A financial centre, or hub, is a strategic location in a city that houses leading financial institutions, reputed stock exchanges and usually a dense concentration of public and private banks, trading and insurance companies. Due to the nature of the businesses within these hubs, they are equipped with first-class infrastructure, communications and commercial systems.
All of these factors mean real estate comes at a premium. According to Statista, average commercial rental rates in central London for the second quarter of 2019 were £90 per square foot compared to £23 per square foot in central Belfast.
Times Are Changing
For decades, the products and services offered by financial institutions changed very little. However, several factors have challenged the traditional trading model and, in turn, raised a question mark over the viability of remaining in these costly hubs.
Firstly, the 1986 ‘Big Bang’ saw the City of London become deregulated and traditional face-to-face share dealing replaced with electronic trading. In turn, this led to the development of financial centres in other parts of London, notably Canary Wharf, where commercial rents were more than 30 per cent cheaper.
However, perhaps the most significant change has been the evolution of digital technology, which has been disrupting the trading model since the turn of the century. Now, the faster a trading venue can carry out a deal and the more accurate market data it can retrieve and store, the more attractive it is for investors who want to buy and sell quickly and make more informed choices.
Constant innovation is essential for Capital Markets organisations to be able to keep improving financial performance and compete with an increasing number of trading venues. To achieve this, a continuous evolution of processes is required, which has seen these organisations go head-to-head with the likes of Google and Facebook to recruit the very best tech talent.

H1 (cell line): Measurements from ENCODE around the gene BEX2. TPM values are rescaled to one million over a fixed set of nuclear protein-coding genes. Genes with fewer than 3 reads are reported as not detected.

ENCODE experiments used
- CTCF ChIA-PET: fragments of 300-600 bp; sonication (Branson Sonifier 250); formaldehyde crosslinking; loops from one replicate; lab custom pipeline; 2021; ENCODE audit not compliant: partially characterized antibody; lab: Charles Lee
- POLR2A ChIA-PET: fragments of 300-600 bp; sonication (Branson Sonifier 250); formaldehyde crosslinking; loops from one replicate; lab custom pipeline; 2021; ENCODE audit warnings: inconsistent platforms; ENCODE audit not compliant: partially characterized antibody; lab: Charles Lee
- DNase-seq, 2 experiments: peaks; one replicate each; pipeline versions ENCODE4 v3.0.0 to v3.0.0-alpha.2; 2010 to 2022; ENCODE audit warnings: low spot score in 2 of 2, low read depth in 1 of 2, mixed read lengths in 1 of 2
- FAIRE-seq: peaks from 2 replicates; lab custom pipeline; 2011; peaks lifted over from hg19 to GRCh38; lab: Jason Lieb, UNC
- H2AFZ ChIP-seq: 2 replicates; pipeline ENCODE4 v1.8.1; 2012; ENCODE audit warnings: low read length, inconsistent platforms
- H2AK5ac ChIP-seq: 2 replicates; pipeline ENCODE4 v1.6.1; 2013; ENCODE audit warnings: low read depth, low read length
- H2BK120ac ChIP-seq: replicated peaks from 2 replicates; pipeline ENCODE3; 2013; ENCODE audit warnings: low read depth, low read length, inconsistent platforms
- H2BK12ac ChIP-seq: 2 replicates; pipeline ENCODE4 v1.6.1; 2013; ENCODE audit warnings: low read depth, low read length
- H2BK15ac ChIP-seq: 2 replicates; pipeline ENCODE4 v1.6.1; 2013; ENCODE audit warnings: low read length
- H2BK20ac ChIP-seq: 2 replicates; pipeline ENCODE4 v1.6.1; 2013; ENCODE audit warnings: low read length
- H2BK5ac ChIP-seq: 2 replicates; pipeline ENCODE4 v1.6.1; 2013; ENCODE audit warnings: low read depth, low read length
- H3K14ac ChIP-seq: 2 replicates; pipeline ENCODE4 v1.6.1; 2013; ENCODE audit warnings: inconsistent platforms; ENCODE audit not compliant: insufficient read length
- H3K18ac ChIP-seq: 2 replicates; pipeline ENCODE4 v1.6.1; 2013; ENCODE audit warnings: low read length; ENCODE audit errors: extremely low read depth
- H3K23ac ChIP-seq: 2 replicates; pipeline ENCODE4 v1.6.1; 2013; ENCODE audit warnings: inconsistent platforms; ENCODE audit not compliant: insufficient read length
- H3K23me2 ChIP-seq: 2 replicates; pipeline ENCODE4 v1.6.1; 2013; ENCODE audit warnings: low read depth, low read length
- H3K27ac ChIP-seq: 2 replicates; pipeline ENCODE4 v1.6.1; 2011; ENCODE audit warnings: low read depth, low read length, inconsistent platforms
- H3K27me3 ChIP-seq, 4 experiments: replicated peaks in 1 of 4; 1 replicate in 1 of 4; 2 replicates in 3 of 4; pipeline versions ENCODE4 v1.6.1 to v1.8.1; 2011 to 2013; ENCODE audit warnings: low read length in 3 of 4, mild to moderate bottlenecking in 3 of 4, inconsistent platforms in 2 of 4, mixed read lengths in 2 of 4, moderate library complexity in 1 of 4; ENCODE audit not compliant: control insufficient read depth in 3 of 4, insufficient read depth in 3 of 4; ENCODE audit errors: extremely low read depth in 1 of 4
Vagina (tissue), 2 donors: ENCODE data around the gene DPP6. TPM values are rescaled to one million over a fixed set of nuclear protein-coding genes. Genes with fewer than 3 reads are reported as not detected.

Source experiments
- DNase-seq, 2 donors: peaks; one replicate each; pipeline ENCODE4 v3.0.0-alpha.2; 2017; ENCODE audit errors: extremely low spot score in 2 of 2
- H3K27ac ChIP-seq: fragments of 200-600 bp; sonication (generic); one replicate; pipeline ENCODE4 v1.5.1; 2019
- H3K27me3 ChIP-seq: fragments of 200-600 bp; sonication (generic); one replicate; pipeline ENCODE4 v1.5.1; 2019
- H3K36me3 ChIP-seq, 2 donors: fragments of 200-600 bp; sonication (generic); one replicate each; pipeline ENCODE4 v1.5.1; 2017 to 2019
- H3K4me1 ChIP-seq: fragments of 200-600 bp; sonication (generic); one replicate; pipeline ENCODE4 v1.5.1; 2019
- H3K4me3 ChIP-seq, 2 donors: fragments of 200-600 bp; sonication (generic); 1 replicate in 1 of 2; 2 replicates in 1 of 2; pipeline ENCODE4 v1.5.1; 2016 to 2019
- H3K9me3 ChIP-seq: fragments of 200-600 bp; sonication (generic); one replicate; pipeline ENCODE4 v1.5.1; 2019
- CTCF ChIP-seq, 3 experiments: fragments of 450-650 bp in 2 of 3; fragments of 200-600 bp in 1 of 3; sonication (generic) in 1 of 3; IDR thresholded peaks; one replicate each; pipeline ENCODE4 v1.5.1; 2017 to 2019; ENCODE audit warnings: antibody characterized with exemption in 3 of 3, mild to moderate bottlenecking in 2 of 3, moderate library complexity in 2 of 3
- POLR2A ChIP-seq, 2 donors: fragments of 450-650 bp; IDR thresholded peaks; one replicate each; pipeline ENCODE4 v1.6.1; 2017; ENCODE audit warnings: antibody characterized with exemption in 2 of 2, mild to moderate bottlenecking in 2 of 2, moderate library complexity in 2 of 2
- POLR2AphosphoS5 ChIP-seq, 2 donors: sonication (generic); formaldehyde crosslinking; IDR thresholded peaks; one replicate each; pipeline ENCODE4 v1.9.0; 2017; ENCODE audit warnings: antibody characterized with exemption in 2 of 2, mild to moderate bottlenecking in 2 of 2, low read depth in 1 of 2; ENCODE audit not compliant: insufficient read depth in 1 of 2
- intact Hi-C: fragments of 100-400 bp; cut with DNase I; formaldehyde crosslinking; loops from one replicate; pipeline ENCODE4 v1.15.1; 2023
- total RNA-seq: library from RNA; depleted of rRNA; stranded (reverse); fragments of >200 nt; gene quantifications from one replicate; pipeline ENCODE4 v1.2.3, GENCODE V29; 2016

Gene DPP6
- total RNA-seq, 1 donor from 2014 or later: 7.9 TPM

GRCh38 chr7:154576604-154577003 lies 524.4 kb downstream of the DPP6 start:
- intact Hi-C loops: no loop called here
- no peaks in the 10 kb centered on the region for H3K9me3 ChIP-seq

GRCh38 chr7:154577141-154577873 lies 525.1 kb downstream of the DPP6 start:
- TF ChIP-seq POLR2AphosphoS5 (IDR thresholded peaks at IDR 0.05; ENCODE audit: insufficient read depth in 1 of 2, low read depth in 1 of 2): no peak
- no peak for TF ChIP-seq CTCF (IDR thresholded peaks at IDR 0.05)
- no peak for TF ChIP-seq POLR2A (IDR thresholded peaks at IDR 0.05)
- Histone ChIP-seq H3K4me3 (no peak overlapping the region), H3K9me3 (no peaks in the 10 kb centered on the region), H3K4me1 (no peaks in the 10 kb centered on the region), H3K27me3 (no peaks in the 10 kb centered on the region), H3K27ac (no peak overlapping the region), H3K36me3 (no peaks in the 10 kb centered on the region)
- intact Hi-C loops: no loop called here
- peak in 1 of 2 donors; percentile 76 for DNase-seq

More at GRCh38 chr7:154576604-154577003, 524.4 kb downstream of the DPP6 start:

But There’s A Problem…
With commercial rents high in financial hubs, desk space is a premium, and some are already operating at capacity. For example, the Financial Times reported that expensive real estate in London has led some financial organisations to employ an oversubscription model to cut costs while still retaining a presence in the capital. And a report by property services company CBRE found that banks’ space requirements in London are dropping as they move more jobs overseas and reduce staff, pushing them to “optimise their footprint in the capital”.
Oversubscription, coupled with the urgent requirement for dedicated tech teams to retain a competitive edge, means organisations are looking further afield at alternative delivery models.
Step Forward, Nearshoring
Nearshore outsourcing sees projects performed by external teams in close geographic proximity and in the same or a similar time zone. Not only does this help organisations to cut costs in comparison to hiring staff and expanding the premises to house them, but it also ensures they’re free to concentrate on core business and free up internal resources. The reason banks opt for nearshore outsourcing, rather than offshore comes down to the need for cultural similarities, enhanced communication options, minimal time differences and greater opportunities for face-to-face meetings.
Some examples of nearshoring in action include Paris-based investment bank Natixis which moved IT operations to Portugal as part of a significant cost-saving exercise. Additionally, NYC-based trader technology communications company Cloud9 selected Neueda’s Belfast team to focus on improving the platform’s UI and UX.
In short, nearshoring offers proximity and cultural alignment – in addition to those critical cost and space savings – that organisations in today’s financial hubs require to develop and maintain a competitive advantage in an increasingly challenging market.
Find Out More
Stay tuned to our nearshoring blog series to learn about all of the benefits of nearshoring and some of the world’s emerging hotspots. Can’t wait that long? Download our free guide: